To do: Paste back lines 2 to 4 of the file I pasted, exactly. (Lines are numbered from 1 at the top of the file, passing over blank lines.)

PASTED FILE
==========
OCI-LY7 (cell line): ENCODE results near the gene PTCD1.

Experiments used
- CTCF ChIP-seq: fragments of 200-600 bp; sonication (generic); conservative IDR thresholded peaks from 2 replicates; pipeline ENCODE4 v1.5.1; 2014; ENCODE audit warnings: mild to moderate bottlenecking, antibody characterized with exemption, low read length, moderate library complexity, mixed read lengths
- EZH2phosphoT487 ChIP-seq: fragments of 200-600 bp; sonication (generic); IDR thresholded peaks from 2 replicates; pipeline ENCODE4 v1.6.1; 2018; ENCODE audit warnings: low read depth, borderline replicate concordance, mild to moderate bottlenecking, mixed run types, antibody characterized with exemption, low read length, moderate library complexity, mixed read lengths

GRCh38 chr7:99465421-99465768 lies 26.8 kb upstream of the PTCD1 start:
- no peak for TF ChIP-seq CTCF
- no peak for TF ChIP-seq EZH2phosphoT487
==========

Experiments used
- CTCF ChIP-seq: fragments of 200-600 bp; sonication (generic); conservative IDR thresholded peaks from 2 replicates; pipeline ENCODE4 v1.5.1; 2014; ENCODE audit warnings: mild to moderate bottlenecking, antibody characterized with exemption, low read length, moderate library complexity, mixed read lengths
- EZH2phosphoT487 ChIP-seq: fragments of 200-600 bp; sonication (generic); IDR thresholded peaks from 2 replicates; pipeline ENCODE4 v1.6.1; 2018; ENCODE audit warnings: low read depth, borderline replicate concordance, mild to moderate bottlenecking, mixed run types, antibody characterized with exemption, low read length, moderate library complexity, mixed read lengths